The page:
While SEO and SEM may sound similar, they are two very different forms of advertising.
SEO stands for search engine optimization and focuses on a website’s ability to rank higher in search engine results pages (SERPs) through organic means. In contrast, SEM or search engine marketing involves paid strategies to appear at the top of SERPs, such as Bing or Google.
When you think of these marketing channels based on their root meanings, you might as well be comparing apples to oranges! Read below for more insight on the differences between SEO and SEM and how they both work.
What Is SEO?
At this point, you might still be scratching your head wondering, “what is SEO?” Between all the jargon in the industry, it’s completely understandable that you would be looking for answers. Unfortunately, there isn’t a single answer. However, you can chalk it down to implementing multiple strategies that will improve a website’s organic search rankings.
For context, organic searches include unpaid results that appear on SERPs after a user searches a specific query. An example may include typing “restaurants near me” in the Google search bar to then browse the SERPs for a tasty destination.
When considering SEO and organic rankings, there are several areas to consider making improvements to. They are:
- Technical SEO
- On-Page SEO
- Off-Page SEO
Technical SEO contains all the improvements you can make to the structure of a website, like page speed, crawlability and security. With on-page SEO, you optimize the factors that go into a web page that help machine learning algorithms clearly understand the content on a website, such as headers, meta tags and alt text.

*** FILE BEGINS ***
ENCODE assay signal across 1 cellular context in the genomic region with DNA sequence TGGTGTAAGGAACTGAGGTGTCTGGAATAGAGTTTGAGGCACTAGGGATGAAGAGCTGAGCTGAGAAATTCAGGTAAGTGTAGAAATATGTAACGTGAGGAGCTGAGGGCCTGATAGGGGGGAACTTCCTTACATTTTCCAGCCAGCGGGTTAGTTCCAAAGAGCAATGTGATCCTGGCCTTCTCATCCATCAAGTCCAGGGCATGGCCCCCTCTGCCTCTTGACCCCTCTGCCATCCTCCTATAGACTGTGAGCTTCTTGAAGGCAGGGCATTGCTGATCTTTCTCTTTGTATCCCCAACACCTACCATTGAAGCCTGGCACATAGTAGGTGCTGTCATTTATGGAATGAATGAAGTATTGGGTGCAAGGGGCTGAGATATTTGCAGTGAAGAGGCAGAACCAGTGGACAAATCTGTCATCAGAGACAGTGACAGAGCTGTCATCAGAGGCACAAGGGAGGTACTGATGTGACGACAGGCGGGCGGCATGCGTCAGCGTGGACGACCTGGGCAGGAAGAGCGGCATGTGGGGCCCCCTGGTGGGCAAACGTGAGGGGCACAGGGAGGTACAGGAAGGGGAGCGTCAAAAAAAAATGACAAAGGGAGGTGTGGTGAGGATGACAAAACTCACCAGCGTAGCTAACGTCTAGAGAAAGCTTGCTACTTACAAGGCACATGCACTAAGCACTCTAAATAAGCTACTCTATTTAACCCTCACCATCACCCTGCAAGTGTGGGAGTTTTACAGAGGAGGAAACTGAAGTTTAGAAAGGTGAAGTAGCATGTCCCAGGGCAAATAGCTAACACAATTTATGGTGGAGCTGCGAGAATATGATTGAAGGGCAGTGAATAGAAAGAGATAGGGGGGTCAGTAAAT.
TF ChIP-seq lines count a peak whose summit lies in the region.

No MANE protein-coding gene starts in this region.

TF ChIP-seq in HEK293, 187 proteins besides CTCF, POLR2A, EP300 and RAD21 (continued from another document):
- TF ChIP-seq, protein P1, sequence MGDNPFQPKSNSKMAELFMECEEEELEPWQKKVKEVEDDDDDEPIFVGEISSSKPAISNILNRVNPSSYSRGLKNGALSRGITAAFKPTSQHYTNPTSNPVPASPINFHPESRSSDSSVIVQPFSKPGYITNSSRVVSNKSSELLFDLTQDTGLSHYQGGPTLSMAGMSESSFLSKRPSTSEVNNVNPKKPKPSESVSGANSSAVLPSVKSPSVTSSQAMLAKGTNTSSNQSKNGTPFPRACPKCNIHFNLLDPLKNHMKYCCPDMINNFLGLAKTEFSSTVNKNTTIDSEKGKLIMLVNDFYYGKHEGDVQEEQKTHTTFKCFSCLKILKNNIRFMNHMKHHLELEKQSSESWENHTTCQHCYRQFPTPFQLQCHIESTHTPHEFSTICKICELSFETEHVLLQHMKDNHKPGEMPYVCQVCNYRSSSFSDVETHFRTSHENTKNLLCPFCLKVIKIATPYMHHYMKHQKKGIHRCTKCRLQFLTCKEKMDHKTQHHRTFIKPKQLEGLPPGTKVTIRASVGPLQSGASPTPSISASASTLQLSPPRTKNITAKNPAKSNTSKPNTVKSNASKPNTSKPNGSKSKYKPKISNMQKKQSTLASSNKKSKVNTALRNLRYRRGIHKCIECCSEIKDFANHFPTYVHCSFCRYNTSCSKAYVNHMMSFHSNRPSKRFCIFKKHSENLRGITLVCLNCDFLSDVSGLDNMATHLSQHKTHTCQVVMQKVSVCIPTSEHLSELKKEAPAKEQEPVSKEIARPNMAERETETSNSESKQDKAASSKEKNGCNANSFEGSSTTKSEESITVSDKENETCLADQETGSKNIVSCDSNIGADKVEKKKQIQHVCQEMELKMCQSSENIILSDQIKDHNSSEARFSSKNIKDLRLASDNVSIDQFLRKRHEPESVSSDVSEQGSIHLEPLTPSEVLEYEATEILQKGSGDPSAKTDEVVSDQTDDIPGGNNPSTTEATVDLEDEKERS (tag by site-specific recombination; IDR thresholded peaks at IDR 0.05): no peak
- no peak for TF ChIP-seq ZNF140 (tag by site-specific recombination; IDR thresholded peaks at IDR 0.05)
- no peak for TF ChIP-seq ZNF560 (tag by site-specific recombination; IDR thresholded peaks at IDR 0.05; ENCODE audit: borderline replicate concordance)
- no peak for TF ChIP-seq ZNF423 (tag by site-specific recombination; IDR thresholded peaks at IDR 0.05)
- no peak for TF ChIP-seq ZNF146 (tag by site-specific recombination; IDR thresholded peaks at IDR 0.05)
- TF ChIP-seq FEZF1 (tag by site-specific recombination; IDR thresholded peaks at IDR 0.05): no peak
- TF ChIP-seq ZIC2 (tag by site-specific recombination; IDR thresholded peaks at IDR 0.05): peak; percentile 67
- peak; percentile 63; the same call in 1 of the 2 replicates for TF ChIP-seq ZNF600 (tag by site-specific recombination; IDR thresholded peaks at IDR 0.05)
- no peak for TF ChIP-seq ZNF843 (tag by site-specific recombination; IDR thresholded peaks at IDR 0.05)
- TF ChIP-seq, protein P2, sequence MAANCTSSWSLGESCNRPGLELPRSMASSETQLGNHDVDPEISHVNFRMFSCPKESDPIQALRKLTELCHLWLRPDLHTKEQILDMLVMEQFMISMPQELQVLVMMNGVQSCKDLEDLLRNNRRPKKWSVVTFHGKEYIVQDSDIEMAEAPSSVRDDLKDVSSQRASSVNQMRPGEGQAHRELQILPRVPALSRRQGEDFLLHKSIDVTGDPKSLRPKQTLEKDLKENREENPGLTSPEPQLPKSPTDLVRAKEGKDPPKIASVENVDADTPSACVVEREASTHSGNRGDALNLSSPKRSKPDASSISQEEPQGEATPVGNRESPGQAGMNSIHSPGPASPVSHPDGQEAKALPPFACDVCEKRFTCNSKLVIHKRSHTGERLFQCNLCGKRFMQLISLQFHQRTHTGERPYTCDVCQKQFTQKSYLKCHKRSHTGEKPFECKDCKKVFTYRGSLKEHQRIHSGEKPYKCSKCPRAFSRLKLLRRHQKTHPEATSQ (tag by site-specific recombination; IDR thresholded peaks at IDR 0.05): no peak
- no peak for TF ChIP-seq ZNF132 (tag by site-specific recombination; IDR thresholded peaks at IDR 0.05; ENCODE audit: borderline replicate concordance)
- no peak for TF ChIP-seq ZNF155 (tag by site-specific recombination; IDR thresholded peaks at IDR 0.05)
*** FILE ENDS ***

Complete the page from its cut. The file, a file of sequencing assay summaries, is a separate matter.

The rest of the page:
When referencing content writing in an SEO perspective, you should always consider search intent. How can you best answer search queries that aid a user’s experience? If you leave this concept out of your content strategy, you will face major obstacles in your quest for the top spot on the SERPs.
Finally, off-page SEO encompasses the trustworthiness and authority of your website in search engine algorithms. Trust and authority are usually built through link building and PR.
In a successful SEO plan, each of these areas must be addressed with a comprehensive, balanced approach.
What Is SEM?
Search engine marketing, also known as pay per click or PPC, uses paid tactics to gain brand exposure on the SERPs. This is most often implemented through either the Google Ads or Bing Ads platforms. You will have to know how to run and optimize the campaigns to increase conversion and measure your return on investment (ROI), however, some platforms include recommendations and insights that will help even the most novice marketing.
You can use several types of SEM ads, including responsive and dynamic versions. Both of these formats allow the ads to run using machine learning to build on ad rank, which is used to determine the order in which your ad will appear.
On top of ad rank, you must be careful of key performance indicators (KPIs) like cost per click (CPC), cost per conversion and click through rate (CTR). Cost per click gives you important information on your ROI. The higher the CPC, the lower your ROI will be.